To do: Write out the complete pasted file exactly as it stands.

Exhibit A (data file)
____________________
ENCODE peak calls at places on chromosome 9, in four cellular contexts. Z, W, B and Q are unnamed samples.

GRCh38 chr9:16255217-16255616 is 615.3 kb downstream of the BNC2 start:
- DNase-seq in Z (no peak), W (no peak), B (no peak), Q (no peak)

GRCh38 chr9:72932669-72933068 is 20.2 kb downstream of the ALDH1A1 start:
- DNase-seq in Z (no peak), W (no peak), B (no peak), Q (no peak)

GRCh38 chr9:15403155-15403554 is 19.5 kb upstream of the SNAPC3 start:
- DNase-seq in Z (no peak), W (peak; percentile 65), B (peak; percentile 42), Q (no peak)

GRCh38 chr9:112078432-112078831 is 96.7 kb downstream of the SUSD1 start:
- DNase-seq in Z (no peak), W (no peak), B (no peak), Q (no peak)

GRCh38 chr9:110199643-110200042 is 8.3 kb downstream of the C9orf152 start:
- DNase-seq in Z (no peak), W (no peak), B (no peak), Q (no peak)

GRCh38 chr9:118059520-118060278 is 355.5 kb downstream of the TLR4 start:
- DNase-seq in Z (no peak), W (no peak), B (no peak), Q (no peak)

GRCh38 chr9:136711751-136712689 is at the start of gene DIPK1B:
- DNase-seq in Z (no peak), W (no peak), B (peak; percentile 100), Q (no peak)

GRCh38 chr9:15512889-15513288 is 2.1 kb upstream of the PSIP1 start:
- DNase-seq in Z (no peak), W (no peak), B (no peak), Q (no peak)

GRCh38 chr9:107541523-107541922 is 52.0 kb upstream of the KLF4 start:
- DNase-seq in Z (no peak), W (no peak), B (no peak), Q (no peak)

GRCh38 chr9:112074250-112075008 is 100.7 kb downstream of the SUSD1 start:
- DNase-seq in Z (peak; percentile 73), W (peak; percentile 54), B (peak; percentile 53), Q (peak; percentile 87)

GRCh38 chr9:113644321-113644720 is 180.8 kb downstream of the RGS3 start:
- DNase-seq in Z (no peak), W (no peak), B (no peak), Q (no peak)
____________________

ENCODE peak calls at places on chromosome 9, in four cellular contexts. Z, W, B and Q are unnamed samples.

GRCh38 chr9:16255217-16255616 is 615.3 kb downstream of the BNC2 start:
- DNase-seq in Z (no peak), W (no peak), B (no peak), Q (no peak)

GRCh38 chr9:72932669-72933068 is 20.2 kb downstream of the ALDH1A1 start:
- DNase-seq in Z (no peak), W (no peak), B (no peak), Q (no peak)

GRCh38 chr9:15403155-15403554 is 19.5 kb upstream of the SNAPC3 start:
- DNase-seq in Z (no peak), W (peak; percentile 65), B (peak; percentile 42), Q (no peak)

GRCh38 chr9:112078432-112078831 is 96.7 kb downstream of the SUSD1 start:
- DNase-seq in Z (no peak), W (no peak), B (no peak), Q (no peak)

GRCh38 chr9:110199643-110200042 is 8.3 kb downstream of the C9orf152 start:
- DNase-seq in Z (no peak), W (no peak), B (no peak), Q (no peak)

GRCh38 chr9:118059520-118060278 is 355.5 kb downstream of the TLR4 start:
- DNase-seq in Z (no peak), W (no peak), B (no peak), Q (no peak)

GRCh38 chr9:136711751-136712689 is at the start of gene DIPK1B:
- DNase-seq in Z (no peak), W (no peak), B (peak; percentile 100), Q (no peak)

GRCh38 chr9:15512889-15513288 is 2.1 kb upstream of the PSIP1 start:
- DNase-seq in Z (no peak), W (no peak), B (no peak), Q (no peak)

GRCh38 chr9:107541523-107541922 is 52.0 kb upstream of the KLF4 start:
- DNase-seq in Z (no peak), W (no peak), B (no peak), Q (no peak)

GRCh38 chr9:112074250-112075008 is 100.7 kb downstream of the SUSD1 start:
- DNase-seq in Z (peak; percentile 73), W (peak; percentile 54), B (peak; percentile 53), Q (peak; percentile 87)

GRCh38 chr9:113644321-113644720 is 180.8 kb downstream of the RGS3 start:
- DNase-seq in Z (no peak), W (no peak), B (no peak), Q (no peak)